Reading Progress

I Read. II March Update.

Not to forget:

Julian Hawthorne, The Life of a Prodigal Son, by Gary Scharnhorst. FINISHED!

Very interesting biography. Through Julian I was able to put many events and important people in context. Such a life he lived. Not the best husband, or writer, journalist, friend, father… but definitely a man that represented a crucial era in America. A symbol and legacy.

To Say Nothing of the Dog, by Connie Willis: 125 pages/out of 434
My Bookstore, by Ronald Rice: 59 pages/out of 373. No change. Founding Brothers, Joseph Ellis: 37 pages/248
The Iliad: up to book 13/out of 24 books
The Magic Barrel, by Malamud (These are short stories. Written in the 50’s. I have read and enjoyed the first 3: 37pages/out of 213. No change.
50 Great Essays, edited by Houston Peterson, 2 essays/out of 50 essays. No change.
Sara Teasdale’s Poems: some random every day.
Cold-Case Christianity; 11% my Kindle tells me. Great book for LOGIC and apologetics.
Waverly, by Sir Walter Scott. Ch.7/ out of 72.
The Rosemary Tree, by Elizabeth Goudge. 115 out of 320 pages.

On Hold:
The Man Who Knew Too Much, Chesterton
Sylvie and Bruno, Lewis Carroll
The King’s General, by Du Maurier

On my Horizon:
The Story of CM, Choldmondley
The Secret History, Donna Tartt
After You, Marco Polo, Jean Bowie Shor
The Deadliest Monster, J.F. Baldwin
One Thousand Chestnut Trees, by Mira Stout (Jeanne recommended me this read).
…and the 100 new titles I got at today’s public library sale! LOL.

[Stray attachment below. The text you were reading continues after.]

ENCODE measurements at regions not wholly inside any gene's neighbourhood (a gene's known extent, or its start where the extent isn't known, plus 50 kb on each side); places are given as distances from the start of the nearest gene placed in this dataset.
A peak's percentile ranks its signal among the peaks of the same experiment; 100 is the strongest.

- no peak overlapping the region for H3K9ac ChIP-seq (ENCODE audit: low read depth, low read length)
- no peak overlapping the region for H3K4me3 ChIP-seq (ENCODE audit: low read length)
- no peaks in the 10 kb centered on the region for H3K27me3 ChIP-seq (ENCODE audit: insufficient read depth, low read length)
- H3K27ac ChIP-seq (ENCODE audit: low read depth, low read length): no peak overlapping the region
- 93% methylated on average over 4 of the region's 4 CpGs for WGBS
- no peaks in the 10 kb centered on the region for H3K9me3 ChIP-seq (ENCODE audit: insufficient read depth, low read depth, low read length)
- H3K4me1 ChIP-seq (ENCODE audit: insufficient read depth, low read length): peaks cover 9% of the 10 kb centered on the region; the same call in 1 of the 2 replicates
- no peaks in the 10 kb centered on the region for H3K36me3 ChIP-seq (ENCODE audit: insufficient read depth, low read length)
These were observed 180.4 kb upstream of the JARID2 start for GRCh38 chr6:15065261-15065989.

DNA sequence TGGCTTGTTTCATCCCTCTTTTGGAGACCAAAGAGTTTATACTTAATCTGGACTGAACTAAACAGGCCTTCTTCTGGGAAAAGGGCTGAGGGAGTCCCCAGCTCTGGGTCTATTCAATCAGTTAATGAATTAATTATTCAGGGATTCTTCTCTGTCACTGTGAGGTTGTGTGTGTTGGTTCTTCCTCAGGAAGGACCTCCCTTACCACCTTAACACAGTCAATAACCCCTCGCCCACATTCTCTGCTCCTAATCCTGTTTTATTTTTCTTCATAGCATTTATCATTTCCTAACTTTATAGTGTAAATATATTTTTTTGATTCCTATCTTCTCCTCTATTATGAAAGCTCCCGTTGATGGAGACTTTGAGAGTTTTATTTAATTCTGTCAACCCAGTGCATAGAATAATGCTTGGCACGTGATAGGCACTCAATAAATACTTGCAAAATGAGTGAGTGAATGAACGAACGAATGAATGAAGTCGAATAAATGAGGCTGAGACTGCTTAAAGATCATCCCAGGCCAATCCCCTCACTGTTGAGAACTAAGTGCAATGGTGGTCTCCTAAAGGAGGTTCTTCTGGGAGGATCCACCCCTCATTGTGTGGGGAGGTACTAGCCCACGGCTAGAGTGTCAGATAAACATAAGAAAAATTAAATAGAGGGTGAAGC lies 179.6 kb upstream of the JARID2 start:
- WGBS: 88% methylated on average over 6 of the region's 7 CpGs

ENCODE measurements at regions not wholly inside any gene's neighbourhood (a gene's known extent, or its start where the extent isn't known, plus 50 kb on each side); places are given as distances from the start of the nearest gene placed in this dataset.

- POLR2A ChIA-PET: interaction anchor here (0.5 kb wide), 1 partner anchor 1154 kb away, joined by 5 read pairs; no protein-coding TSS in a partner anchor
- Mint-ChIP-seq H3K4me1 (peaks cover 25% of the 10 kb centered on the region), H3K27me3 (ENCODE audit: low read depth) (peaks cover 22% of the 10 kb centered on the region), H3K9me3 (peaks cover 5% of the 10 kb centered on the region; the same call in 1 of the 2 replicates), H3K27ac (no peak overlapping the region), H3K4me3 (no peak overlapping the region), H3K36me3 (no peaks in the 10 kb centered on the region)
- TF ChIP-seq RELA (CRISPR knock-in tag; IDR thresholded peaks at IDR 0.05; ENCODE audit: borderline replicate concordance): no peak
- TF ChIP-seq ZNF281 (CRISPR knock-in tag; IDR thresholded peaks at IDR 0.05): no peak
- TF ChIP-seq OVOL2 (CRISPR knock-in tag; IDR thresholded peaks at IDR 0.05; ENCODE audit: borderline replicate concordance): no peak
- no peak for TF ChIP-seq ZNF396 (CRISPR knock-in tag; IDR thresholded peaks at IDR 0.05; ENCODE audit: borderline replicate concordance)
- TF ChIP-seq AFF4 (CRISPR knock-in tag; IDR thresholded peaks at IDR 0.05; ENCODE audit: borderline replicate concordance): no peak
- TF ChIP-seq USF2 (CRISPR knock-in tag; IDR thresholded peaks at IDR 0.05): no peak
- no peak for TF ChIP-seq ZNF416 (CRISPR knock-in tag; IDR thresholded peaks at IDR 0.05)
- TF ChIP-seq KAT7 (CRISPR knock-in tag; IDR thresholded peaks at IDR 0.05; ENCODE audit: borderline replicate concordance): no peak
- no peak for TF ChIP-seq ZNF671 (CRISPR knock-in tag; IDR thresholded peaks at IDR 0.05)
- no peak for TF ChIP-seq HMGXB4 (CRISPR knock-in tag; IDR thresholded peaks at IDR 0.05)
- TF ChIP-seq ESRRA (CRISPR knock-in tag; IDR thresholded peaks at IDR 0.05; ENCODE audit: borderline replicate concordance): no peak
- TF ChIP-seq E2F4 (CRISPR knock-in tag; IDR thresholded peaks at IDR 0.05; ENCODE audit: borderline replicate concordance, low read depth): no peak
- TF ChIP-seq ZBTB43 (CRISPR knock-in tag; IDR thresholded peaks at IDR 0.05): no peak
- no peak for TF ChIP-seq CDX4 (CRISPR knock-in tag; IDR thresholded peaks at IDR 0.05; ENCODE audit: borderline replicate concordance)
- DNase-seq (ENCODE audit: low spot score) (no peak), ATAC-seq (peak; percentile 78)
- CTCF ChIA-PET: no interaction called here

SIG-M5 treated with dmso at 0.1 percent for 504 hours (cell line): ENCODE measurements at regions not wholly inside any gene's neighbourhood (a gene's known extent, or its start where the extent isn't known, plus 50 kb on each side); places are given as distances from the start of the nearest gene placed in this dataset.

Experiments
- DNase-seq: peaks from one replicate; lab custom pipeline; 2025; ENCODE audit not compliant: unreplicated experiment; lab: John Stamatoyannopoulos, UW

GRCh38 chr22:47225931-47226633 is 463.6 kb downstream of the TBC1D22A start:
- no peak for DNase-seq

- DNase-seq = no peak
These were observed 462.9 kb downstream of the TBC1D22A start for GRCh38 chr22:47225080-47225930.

With the Girls
Children of the New Forest. Finished! What a great book this was.
The Heroes. Almost finished.
The Little White Horse
Jungle Book

2 thoughts on “I Read. II March Update.”

  1. What a nice looking list. I got nothin' right now 😉 Well, I am reading “The Book Thief.” It's different than I thought it would be but so far I like it. I'm 1/2 way through.
    The Cold-Case Christianity looks interesting. How does it compare to Strobel's Case for Christ?


  2. I enjoyed The Book Thief. When you finish it, Blossom, let me know. I have something to share about it.

    I have not read Strobel, I can only tell you this one is written from a detective's point of view, *professional, not fictional*, and he applies the logic and deductive thinking to the Gospels. It tells you what the naturalist or materialist fallacy is, and it is also entertaining but not silly. He worked with policemen and doctors for many years, and he was an atheist. It is light yet not simple… does it make sense? Actually, I was going to finish it and see what AO has in terms of logic, since this book has a great overlap on how to properly use our reasoning, what is probable and reasonable cause, etc, applied to the Gospels.


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